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Sebi prioritises investor safety: An informed investor is a protected investor

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As IPOs become an exit strategy for companies, it is important that investors have sufficient information to make well-informed decisions

By Sandeep Jhunjhunwala

In the recent past, there has been a colossal increase in the number of individual investors accessing the Indian capital markets. Around 3 million new demat accounts were opened in November 2021 alone, more than seven times the monthly pre-pandemic average in 2019-20. This increase in retail participation and a buoyant capital market had made the decision of many corporates to go public a tad easier. This statement does not seem to be hyperbole when one looks at the fact that in 2021, the Indian capital market ranked seventh in terms of number of IPOs and eight in terms of proceeds raised from IPOs on a global level.

This robust growth of Indian capital markets has kept market watchdog Sebi on its toes. Sebi has forever believed that an informed investor is a protected investor. Many popular brands have made their debut on stock exchanges lately. Some of these companies are new-age tech companies that do not have a track record of operating profits as they are focussed on scaling up rapidly. Investors are attracted to these companies because of their perceived future growth potential. Yet, the nosediving of share prices of these newly listed companies on the trading floor has raised questions about their pre-IPO premium. The current trading price of many of these newly listed companies is much lower than their offer price, causing investors to lose wealth to the tune of around Rs 1.3 trillion.

On February 18, 2022, Sebi released a consultation paper seeking public comments on introducing stricter disclosure norms in offer documents filed by companies seeking listing approvals. The objective is to seek public comments on provisions in ICDR Regulations relating to disclosures for ‘Basis of Issue Price’ in offer documents. Presently, the requirement for ‘Basis of Issue Price’ section in the offer document covers disclosure of traditional parameters such as EPS, P/E, RoNW, and NAV of the company as well as a comparison of such parameters with peers. While these are useful parameters for profit-making companies, they do not provide much basis for the share issue price of new-age tech companies, which are usually loss-making. Sebi, therefore, felt the need to augment these traditional criteria by introducing some non-traditional ones for loss-making companies proposing to go public. These suggested unconventional standards include disclosure of KPIs considered for arriving at the basis of issue price. As deliberated in Sebi’s consultation paper, the issuer company would have to disclose all material and relevant KPIs shared with any pre-IPO investor in the three years prior to IPO. While it is not clear what a relevant KPI is, the consultation paper mentions that issuer company needs to provide an adequate explanation for considering any KPI as irrelevant. These KPIs need to be certified by Statutory Auditors and compared with peer-listed companies, including globally listed peers.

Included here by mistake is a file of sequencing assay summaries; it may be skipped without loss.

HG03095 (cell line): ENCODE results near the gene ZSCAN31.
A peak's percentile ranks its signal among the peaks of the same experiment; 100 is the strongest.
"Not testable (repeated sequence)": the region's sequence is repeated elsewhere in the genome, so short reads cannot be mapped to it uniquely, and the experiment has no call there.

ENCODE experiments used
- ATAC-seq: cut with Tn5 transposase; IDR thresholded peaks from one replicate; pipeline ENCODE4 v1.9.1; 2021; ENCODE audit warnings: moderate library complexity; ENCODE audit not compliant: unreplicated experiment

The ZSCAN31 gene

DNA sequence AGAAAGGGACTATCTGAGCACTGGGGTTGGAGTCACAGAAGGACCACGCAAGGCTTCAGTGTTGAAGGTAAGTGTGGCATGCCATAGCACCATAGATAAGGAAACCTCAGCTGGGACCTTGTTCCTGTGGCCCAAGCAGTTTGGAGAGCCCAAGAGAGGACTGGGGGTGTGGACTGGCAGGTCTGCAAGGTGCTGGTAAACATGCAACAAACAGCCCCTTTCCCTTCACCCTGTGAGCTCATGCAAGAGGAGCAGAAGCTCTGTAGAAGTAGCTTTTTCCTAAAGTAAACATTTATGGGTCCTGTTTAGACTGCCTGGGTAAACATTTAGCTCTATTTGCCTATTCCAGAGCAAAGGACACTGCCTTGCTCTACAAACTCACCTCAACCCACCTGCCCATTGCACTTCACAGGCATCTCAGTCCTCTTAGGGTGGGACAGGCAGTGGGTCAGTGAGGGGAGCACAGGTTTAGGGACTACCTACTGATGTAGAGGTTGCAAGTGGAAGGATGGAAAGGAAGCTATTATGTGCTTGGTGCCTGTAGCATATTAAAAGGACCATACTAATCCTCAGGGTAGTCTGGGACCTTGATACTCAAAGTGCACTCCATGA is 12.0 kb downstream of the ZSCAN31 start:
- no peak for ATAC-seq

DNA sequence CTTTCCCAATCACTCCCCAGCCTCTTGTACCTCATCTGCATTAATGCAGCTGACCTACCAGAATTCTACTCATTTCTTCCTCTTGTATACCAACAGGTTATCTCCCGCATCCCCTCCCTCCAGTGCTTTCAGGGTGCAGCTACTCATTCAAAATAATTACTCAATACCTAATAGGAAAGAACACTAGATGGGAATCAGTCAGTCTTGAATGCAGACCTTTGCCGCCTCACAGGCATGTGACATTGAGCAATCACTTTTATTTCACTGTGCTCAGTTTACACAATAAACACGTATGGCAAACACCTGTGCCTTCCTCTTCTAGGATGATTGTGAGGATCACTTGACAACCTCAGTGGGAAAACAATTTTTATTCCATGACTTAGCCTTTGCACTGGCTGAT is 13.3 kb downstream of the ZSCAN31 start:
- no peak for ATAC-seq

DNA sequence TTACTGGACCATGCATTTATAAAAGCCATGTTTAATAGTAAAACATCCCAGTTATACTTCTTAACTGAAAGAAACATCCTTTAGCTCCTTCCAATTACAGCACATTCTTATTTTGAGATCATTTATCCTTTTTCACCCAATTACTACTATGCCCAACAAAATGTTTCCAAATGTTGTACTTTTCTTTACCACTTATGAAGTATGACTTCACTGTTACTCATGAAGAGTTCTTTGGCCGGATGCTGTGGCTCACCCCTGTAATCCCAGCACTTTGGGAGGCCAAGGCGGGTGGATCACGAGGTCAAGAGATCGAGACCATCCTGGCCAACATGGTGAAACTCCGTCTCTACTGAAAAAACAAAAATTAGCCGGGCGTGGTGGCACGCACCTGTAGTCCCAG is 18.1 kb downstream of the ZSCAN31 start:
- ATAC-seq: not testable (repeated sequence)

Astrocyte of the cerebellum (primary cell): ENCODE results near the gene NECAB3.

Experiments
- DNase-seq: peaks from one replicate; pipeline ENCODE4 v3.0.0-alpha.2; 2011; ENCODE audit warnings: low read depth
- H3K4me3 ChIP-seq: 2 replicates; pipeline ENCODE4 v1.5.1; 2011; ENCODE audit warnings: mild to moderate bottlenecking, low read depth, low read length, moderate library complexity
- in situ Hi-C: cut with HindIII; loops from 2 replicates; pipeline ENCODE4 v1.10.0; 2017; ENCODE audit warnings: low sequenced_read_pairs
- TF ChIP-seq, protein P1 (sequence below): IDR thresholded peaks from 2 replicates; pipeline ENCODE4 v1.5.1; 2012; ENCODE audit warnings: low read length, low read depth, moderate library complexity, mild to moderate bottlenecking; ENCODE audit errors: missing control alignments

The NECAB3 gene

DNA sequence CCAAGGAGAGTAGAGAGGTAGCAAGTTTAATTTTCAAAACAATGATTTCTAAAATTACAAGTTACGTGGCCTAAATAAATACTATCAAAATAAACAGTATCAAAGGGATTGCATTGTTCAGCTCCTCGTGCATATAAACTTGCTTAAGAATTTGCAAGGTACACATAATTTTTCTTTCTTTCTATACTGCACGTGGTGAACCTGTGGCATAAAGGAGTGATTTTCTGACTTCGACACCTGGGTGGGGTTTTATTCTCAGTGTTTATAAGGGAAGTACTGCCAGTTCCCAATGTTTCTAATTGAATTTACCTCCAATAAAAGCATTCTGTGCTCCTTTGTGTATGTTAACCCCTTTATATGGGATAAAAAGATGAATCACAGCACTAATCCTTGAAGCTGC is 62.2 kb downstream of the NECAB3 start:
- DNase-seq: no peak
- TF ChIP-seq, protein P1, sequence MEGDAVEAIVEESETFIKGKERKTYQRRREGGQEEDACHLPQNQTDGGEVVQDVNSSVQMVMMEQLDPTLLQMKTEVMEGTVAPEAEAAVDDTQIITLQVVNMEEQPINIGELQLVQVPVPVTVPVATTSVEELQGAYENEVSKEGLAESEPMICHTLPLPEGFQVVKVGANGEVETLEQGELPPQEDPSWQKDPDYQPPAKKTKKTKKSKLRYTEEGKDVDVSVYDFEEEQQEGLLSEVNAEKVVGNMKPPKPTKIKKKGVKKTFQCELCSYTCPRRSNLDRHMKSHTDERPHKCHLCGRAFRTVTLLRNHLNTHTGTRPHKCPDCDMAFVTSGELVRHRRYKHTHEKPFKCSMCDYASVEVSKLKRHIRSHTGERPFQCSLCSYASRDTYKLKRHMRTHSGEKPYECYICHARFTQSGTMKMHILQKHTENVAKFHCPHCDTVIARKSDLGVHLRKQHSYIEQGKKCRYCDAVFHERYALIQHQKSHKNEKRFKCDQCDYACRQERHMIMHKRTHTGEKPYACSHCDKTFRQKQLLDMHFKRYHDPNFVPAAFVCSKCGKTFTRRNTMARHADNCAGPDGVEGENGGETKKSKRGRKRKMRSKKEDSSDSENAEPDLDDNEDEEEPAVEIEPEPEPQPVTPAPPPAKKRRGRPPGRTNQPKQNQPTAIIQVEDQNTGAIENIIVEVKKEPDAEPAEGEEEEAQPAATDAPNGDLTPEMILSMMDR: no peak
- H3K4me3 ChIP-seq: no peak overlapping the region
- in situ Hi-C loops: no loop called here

The consultation paper does not provide a list of KPIs, but metrics such as revenue growth rate, subscriber base, active customers, viral coefficient, traffic growth, data security measures, etc, could be effective performance indicators for new-age tech companies. Since KPIs could be sensitive to the economic environment in which a company operates, the advised approach of comparison with listed peers seems to be somewhat arduous and asymmetrical. The issuer company would also have to provide a disclosure of its valuation based on primary issuance and secondary sale of shares in a look back period of 18 months prior to date of filing DRHP and provide a detailed explanation for its offer price being different from primary issuance and secondary sale price. This disclosure could go a long way in allowing the investors determine the veracious worth of shares at the time of investing in an IPO and also make them more cognizant of financial risks involved. Though not recommended, a perpetual flow of such KPI data, even post-listing on a trading exchange, could keep investors hooked on new-age tech stocks.

Many times, promoters and founders resort to IPO as an exit strategy by selling their shares to the public. Therefore, IPOs have become a money-spinning avenue over time. While the valuations arrived at by issuer company may be accurate, it is important that investors have sufficient information at their disposal to make well-informed decisions, and Sebi’s intention behind recommending new disclosure norms, therefore, seems to be in the right direction. Even in the US, recently, the Securities Exchange Commission has been looking more closely at how projections and related valuations are presented and used in IPO documentation. While new-age tech companies would feel hard done by Sebi, on a positive note, these new disclosure norms provide the management of companies going public an opportunity to present their narrative of growth potential to investors in an ever-evolving stock market.

The author is Partner, Nangia Andersen LLP

Co-authored with Ankur Agarwal

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